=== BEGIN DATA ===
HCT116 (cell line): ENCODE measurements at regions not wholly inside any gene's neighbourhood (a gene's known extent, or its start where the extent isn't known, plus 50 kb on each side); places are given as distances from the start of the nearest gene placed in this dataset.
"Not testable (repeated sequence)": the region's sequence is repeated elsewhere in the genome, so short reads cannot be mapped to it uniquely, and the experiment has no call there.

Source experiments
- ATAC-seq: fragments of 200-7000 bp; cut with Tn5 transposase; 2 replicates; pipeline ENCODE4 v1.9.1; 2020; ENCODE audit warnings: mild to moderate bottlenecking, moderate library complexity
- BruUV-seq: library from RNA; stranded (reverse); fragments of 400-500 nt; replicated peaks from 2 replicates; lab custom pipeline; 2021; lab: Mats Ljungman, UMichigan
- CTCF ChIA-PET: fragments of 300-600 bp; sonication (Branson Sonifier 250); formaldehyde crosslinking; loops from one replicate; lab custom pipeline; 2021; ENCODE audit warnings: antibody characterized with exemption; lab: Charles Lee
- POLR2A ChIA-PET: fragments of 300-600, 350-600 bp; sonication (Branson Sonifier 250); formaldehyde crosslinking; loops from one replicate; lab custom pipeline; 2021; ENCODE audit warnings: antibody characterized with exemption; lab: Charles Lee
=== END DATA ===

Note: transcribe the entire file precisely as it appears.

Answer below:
HCT116 (cell line): ENCODE measurements at regions not wholly inside any gene's neighbourhood (a gene's known extent, or its start where the extent isn't known, plus 50 kb on each side); places are given as distances from the start of the nearest gene placed in this dataset.
"Not testable (repeated sequence)": the region's sequence is repeated elsewhere in the genome, so short reads cannot be mapped to it uniquely, and the experiment has no call there.

Source experiments
- ATAC-seq: fragments of 200-7000 bp; cut with Tn5 transposase; 2 replicates; pipeline ENCODE4 v1.9.1; 2020; ENCODE audit warnings: mild to moderate bottlenecking, moderate library complexity
- BruUV-seq: library from RNA; stranded (reverse); fragments of 400-500 nt; replicated peaks from 2 replicates; lab custom pipeline; 2021; lab: Mats Ljungman, UMichigan
- CTCF ChIA-PET: fragments of 300-600 bp; sonication (Branson Sonifier 250); formaldehyde crosslinking; loops from one replicate; lab custom pipeline; 2021; ENCODE audit warnings: antibody characterized with exemption; lab: Charles Lee
- POLR2A ChIA-PET: fragments of 300-600, 350-600 bp; sonication (Branson Sonifier 250); formaldehyde crosslinking; loops from one replicate; lab custom pipeline; 2021; ENCODE audit warnings: antibody characterized with exemption; lab: Charles Lee